Navigation/Menü: Links auf weitere Seiten dieser Website und Banner
HRSC Press Release #480 - Phoenicis Lacus (orbit 8417)
On 31 July 2010 the High-Resolution Stereo Camera (HRSC), under the leadership of the Principal Investigator Prof. Dr. Gerhard Neukum of Freie Universitaet Berlin, onboard the ESA spacecraft Mars Express obtained image data in orbit 8417 with a ground resolution of approximately 17 meters per pixel. The data were acquired in the region Phoenicis Lacus at approximately 13° southern latitude and 249° eastern longitude. The region has an approx. area of 8100 km² (59.5 km Ã— 136 km) which corresponds to the size of the Galapagos Islands.
Komplexe Störungszone in Phoenicis Lacus, Zentral-Tharsis
Complex fracturing in the Phoenicis Lacus region, Central Tharsis
Phoenicis Lacus ("Sea of the Phoenix") describes a region with distinct albedo properties. Even today, the albedo is an important recognition feature on planetary surfaces. Dark or rough surfaces reflect less sunlight than bright or plane surfaces. Conducting planetary exploration, the differences of regions with small (dark) to high (bright) albedo values are rapidly recognized and the specific regions are named (see HRSC Press Release #463).
Farbkodiertes HÃ¶henmodell 
The Phoenicis Lacus Region comprises the southwestern extension of the complex Noctis Labyrinthus graben system (see HRSC Press Release #351). The development is associated with the updoming of the Tharsis bulge. The region is located within the west-oriented fault zone and displays accurate constriction structures. Multiple fault generations with different orientations can be detected. The furrowed surface is an evidence for the complexity of the volcanism and the associated tectonics on Mars. The strong, episodic and long-lasting volcanic activity in the Tharsis region did not only contribute to the uplift of large areas in the region, but also to the construction of extensive fault systems.
Lagekarte der beschriebenen
geologischen Strukturen 
A prominent collapse feature can be observed in the upper part of the picture [box 1]. The figure shows a longitudinal pit with a depth of about 3000 m below the surrounding terrain and was created by the collapse of some specific areas within the fault. This outcrop allows a glimpse on the extensive basalt layers in the canyon wall. A small field of transverse sand dunes covers the floor of the structure.
The anaglyph shows blocks in the central fault zone [box 2]. The block in the center of the picture is particularly peculiar. The rhombohedral form emerged from the close-to-perpendicular orientation of the faults. Intense extension in this region formed the characteristic horst-and-graben landscape.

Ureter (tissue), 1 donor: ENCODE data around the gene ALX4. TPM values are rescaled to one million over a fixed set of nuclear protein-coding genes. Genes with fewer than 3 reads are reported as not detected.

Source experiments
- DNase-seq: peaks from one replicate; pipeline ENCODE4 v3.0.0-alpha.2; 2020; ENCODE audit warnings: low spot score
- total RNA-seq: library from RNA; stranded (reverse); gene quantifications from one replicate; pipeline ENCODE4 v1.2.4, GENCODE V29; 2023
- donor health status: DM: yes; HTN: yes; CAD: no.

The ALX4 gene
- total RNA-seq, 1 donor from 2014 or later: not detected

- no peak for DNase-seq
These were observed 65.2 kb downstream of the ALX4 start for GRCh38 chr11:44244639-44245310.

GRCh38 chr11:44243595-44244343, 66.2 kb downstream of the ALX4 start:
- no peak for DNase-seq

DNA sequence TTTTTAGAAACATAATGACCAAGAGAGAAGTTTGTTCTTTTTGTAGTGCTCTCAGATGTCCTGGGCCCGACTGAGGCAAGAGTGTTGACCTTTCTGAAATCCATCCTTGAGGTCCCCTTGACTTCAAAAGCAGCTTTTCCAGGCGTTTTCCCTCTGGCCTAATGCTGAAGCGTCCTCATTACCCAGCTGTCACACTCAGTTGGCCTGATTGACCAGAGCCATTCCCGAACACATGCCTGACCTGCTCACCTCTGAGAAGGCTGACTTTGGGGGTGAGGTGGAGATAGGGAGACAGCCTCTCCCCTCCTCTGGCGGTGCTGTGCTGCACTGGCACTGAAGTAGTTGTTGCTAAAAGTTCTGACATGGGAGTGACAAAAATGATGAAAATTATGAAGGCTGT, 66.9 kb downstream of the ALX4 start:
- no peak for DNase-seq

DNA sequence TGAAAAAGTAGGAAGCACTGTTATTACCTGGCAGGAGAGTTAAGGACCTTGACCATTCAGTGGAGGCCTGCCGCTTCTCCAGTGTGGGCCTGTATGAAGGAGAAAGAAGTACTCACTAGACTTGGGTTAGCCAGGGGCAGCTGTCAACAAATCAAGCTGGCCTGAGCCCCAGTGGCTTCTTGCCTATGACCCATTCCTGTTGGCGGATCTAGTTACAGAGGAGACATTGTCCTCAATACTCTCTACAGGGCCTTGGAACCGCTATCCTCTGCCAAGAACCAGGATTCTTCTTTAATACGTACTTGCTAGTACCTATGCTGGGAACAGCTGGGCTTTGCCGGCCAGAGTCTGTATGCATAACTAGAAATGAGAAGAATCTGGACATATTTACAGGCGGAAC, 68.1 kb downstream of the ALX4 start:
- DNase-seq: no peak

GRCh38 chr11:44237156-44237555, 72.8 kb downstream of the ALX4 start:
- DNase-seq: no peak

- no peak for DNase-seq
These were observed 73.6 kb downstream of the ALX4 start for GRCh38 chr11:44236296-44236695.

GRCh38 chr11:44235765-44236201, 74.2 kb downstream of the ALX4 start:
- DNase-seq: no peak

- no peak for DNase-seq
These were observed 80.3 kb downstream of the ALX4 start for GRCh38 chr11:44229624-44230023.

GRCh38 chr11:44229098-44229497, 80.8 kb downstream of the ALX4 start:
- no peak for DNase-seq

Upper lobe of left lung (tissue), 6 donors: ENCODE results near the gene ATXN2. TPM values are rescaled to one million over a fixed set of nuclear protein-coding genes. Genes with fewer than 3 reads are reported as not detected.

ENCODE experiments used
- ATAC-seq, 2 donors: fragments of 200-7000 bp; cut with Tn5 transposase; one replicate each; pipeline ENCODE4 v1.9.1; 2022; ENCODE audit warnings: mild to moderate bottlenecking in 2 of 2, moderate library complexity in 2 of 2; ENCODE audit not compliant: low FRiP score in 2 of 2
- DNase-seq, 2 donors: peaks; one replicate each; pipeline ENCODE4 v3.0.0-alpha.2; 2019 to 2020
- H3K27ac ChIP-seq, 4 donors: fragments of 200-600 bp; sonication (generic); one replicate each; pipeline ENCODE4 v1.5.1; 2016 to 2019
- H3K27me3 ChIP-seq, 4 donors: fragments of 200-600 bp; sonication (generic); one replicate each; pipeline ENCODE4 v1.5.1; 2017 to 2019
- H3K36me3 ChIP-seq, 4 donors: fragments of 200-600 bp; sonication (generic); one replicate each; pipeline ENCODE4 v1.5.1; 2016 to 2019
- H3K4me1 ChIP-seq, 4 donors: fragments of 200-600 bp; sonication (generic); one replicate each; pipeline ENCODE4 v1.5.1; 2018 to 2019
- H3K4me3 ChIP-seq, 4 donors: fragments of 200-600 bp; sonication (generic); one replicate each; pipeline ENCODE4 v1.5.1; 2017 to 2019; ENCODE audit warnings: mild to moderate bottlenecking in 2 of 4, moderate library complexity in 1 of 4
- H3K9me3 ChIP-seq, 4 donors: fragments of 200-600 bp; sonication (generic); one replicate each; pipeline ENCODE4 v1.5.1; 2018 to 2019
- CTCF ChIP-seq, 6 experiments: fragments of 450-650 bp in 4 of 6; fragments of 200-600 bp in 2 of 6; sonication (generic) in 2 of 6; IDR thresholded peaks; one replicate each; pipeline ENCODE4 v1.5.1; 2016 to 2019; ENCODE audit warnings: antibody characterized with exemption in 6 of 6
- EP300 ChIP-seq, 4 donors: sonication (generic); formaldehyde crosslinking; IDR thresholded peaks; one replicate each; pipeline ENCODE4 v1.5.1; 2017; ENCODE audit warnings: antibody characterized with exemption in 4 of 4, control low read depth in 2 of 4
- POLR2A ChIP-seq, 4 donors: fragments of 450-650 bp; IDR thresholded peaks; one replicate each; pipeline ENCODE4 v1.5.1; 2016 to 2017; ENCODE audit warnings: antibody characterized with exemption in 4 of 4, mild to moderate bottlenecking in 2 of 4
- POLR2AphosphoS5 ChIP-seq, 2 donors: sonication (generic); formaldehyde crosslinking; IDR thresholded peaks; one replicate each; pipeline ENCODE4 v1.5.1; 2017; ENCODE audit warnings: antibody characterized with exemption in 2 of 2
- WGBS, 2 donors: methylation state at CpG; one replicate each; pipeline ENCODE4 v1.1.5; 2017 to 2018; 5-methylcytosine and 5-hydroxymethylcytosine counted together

RGB Farbbild 
An impact-structure can be seen in the lower part of the image [box 3]. The crater was elongated during the spreading of the graben and evolved from a circular to an ellipsoidal form. It has to be mentioned, that the largest bowl-shaped structures in this image do not represent impact craters but collapse structures. The latter do not show distinct rims like impact craters.
Rot-Cyan Anaglyphe 
The colour scenes have been derived from the three HRSC-colour channels and the nadir channel. The perspective views have been calculated from the digital terrain model derived from the stereo channels. The anaglyph image was calculated from the nadir and one stereo channel. The black and white high resolution images were derived form the nadir channel which provides the highest detail of all channels.
Perspektive #2 
The High Resolution Stereo Camera (HRSC) experiment on the ESA Mars Express Mission is led by the Principal Investigator (PI) Prof. Dr. Gerhard Neukum who also designed the camera technically. The science team of the experiment consists of 40 Co-Investigators from 33 institutions and 10 nations. The camera was developed at the German Aerospace Center (DLR) under the leadership of the PI G. Neukum and built in cooperation with industrial partners (EADS Astrium, Lewicki Microelectronic GmbH and Jena-Optronik GmbH). The experiment on Mars Express is operated by the DLR Institute of Planetary Research, through ESA/ESOC. The systematic processing of the HRSC image data is carried out at DLR. The scenes shown here were created by the PI-group at the Institute for Geological Sciences of the Freie Universitaet Berlin in cooperation with the German Aerospace Center (DLR), Institute of Planetary Research, Berlin.
hochaufgelöste Bilddaten / high resolution image data
|Farbkodiertes HÃ¶henmodell :|
|Lagekarte der beschriebenen|
geologischen Strukturen :
|RGB Farbbild :|
|Rot-Cyan Anaglyphe :|
|Perspektive #2 :|
© Copyright: ESA/DLR/FU Berlin (G. Neukum)
Ansprechpartner FU Berlin
Tel.: +49 30-83870-591
Fax.: +49 30-83870-723
Prof. Dr. Gerhard Neukum
Principal Investigator HRSC Experiment
Mobile: +49 171-7647177
Deutsches Zentrum für Luft-
und Raumfahrt (DLR)
Institut für Planetenforschung, Planetengeologie Berlin
Tel.: +49 30-67055-400
Fax: +49 30-67055-402
Tel.: +49 30-83870-555